• Motivational Interviewing – a counseling method that involves enhancing a patient’s motivation to change by means of four guiding principles: resist the righting reflex, understand the patient’s own motivation, listen with empathy, and empower the patient
• CBT for Specific Populations – cognitive behavioral therapy for chronic pain, addictions, psychosis, or trauma
• Interpersonal Therapy (IPT) – focuses on relieving a patient’s depressive symptoms by improving interpersonal functioning, on understanding those symptoms as a response to their current difficulties in everyday relationships with other people
• Emotion-Focused Therapy (EFT) – a therapeutic approach based on the premise that emotions are key to identity
• Seniors Mental Health – communicating with and supporting seniors with mental health issues including emotional distress and behavioral challenges
• Positive Psychology – encompasses a variety of techniques that encourage people to identify and further develop their own positive emotions, experiences, and character traits

Doctoral Degree in Psychotherapy – Four to Five Year Duration
Doctoral programs in psychotherapy are quite rare. Those that do exist are typically designed for individuals already engaged in psychotherapy, counseling, or related professions. The curriculum spans psychoanalytic research and case management and prepares students to conduct advanced research to resolve problems of psychotherapy practice. Doctoral candidates are required to write a dissertation based on independent original research.

These are examples of doctoral-level psychotherapy courses:
• Professional Identity and Ethical Practice
• Advanced Methods in Applied Research
• Self-Assessment and Professional Mental Health
• Theories and Models of Counseling and Psychotherapy
• Evidence-Based Practice: Therapeutic Applications of Research / Best Practices for Particular Client Groups
• Case Studies
• Planning, Consultation, and Evaluation Models
• Assessment, Case Conceptualization, and Therapy Planning
• Advanced Practices in Mental Health Counseling and Psychotherapy / The Therapeutic Relationship
• Therapy Supervision across Work Settings
• Diversity and Underserved Communities
• Advocacy and Social Justice

Degrees Similar to Psychotherapy

Art Therapy
Art therapists use art as a therapy to support health and well-being and treat and rehabilitate patients with physical, mental, or emotional illnesses or disabilities. Their goal is to help the whole person: body, mind, and spirit. This degree is of particular interest to individuals who have an interest in and appreciation for art, the science of healthcare and rehabilitation, and the psychology that connects them.

Clinical Psychology
Clinical psychologists focus on pathological populations. In other words, they work mostly with people who have a mental illness or a psychosis – a severe disorder or disability that can incapacitate them, not merely diminish the quality of their life. Examples are schizophrenia, delusional disorder, and substance-induced psychotic disorder.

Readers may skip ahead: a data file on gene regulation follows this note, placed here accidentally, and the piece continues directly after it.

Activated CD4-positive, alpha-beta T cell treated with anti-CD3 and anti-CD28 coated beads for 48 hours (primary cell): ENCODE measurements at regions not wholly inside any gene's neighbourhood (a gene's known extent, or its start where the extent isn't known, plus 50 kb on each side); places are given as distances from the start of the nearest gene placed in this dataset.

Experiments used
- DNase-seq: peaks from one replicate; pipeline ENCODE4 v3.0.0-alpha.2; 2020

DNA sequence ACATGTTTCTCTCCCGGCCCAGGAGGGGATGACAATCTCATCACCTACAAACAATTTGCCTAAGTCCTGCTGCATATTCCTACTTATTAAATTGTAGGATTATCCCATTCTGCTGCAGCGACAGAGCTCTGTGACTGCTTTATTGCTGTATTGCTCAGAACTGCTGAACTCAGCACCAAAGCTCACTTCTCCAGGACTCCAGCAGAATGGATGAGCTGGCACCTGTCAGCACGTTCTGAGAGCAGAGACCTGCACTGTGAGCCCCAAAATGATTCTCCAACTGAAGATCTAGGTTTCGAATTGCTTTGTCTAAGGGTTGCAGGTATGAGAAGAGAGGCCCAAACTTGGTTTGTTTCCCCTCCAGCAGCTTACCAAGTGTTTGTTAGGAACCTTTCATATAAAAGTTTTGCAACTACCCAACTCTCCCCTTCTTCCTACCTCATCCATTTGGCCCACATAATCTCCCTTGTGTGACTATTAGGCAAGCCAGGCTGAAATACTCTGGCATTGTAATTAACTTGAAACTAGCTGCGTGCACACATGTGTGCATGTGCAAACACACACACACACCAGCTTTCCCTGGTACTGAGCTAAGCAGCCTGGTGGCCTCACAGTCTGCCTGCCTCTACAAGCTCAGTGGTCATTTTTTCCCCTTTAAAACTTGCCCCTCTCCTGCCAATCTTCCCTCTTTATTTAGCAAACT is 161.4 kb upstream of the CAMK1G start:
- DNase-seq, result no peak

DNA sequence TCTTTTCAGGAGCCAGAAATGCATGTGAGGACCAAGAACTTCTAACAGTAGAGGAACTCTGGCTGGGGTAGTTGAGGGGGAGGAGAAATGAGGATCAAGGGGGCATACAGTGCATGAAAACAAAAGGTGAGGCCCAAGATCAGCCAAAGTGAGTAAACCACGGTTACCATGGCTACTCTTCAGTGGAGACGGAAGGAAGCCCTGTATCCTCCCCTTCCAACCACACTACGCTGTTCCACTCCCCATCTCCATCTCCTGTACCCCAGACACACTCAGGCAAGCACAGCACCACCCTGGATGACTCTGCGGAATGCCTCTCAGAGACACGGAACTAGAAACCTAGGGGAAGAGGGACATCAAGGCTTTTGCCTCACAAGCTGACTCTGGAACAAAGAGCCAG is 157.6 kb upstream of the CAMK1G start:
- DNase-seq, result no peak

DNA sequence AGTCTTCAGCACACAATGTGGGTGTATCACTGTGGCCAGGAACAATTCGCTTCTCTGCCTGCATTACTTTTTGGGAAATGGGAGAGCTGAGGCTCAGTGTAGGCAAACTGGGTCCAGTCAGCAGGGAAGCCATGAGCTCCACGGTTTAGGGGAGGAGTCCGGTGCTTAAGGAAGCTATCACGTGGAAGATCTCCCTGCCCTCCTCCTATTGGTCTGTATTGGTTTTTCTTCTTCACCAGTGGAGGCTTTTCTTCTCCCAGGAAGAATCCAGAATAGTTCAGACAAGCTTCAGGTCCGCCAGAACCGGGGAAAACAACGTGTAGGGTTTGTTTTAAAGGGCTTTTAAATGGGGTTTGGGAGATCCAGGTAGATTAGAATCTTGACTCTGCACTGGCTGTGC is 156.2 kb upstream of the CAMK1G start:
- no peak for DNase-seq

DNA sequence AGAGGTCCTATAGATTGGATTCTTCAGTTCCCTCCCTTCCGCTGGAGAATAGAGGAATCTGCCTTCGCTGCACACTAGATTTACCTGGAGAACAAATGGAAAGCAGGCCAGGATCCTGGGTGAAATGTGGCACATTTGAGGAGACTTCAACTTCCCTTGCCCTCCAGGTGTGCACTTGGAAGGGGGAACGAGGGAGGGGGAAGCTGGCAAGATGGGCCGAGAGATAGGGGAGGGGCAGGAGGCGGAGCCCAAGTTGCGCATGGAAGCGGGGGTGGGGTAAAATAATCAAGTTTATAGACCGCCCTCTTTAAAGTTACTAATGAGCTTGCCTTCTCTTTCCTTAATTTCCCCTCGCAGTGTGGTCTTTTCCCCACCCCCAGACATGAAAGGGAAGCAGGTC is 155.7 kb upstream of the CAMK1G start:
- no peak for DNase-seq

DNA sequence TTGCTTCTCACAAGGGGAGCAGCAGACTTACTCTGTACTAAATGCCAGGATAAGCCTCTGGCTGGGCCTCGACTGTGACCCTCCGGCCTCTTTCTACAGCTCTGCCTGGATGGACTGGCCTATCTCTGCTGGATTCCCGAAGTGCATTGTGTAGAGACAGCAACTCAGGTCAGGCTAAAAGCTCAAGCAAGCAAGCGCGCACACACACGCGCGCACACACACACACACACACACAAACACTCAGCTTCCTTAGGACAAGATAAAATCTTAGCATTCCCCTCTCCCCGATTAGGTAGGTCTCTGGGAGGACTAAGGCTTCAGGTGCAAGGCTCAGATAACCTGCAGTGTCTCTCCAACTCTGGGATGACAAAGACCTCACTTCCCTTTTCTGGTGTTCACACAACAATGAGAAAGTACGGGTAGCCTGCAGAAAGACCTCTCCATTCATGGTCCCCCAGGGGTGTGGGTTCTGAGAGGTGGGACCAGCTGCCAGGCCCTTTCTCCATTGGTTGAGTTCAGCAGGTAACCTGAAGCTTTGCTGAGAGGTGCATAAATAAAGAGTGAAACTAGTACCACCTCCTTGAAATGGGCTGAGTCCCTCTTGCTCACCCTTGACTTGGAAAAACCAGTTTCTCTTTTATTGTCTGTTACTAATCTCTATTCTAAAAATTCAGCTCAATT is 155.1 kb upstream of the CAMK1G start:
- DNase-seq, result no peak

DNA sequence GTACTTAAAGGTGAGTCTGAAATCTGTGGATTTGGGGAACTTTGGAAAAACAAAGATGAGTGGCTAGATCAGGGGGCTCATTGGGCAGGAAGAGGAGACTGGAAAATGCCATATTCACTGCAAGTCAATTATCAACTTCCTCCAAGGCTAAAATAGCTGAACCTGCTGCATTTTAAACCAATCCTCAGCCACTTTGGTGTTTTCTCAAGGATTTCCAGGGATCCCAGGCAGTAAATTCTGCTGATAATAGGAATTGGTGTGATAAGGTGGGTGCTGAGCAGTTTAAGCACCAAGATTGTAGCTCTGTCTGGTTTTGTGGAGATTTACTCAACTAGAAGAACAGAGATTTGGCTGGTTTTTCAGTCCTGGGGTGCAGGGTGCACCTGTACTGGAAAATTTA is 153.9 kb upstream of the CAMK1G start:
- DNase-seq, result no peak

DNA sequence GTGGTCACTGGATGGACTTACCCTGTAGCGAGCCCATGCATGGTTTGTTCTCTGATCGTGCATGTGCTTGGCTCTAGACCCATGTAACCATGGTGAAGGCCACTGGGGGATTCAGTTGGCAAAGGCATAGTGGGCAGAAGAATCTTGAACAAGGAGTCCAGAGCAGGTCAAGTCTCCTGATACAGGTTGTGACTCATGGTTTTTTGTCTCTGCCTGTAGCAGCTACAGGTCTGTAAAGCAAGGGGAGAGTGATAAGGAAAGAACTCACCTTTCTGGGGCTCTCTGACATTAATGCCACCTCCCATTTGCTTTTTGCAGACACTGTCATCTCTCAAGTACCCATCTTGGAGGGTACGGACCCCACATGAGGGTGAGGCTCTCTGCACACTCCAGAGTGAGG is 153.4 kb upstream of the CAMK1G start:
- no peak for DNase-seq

Marriage and Family Therapy
Marriage and family therapy is psychotherapy that focuses on the relationships between couples and within family units. Degree programs in the field teach students how to lead and facilitate this kind of therapy.

Mental Health Counseling
The mental health counseling curriculum teaches students how to help people dealing with issues that impact their mental health and overall well-being. Coursework often includes the holistic or mind and body approach to counseling.

Music Therapy
Music therapists use music as a therapy to support health and well-being and treat and rehabilitate patients with physical, mental, or emotional illnesses or disabilities. Their goal is to help the whole person: body, mind, and spirit. Depending on individual cases, they may be focused on helping a patient express emotion, express creativity, experience less pain and anxiety, be more relaxed and sleep better, or simply make their hospital stay more positive.

Neuroscience
Neuroscientists study the structure and function of the human brain and nervous system and how they affect behavior. The field of neuroscience borrows principles from biology, biochemistry, physiology, psychology, immunology, physics, mathematics, and computer science. Degree programs in neuroscience, therefore, reflect this multidisciplinary nature. At the graduate level, programs include the study of neurological disorders, the impact that injury has on the brain, and approaches to neurological therapy and rehabilitation.

Psychology
The scientific study of the mind and behavior is the focus of psychology degree programs. In simple terms, psychology students study the way that humans and animals act, feel, think, and learn.

Social Work
Social work is about helping people solve and cope with problems and challenges in their everyday lives. Students who pursue a degree in the field gain the knowledge and skills, as well as the ethics and values, to work for social justice for individuals, families, organizations, and communities. The typical curriculum examines issues such as child welfare, mental health, poverty, aging, domestic violence, and marginalized groups.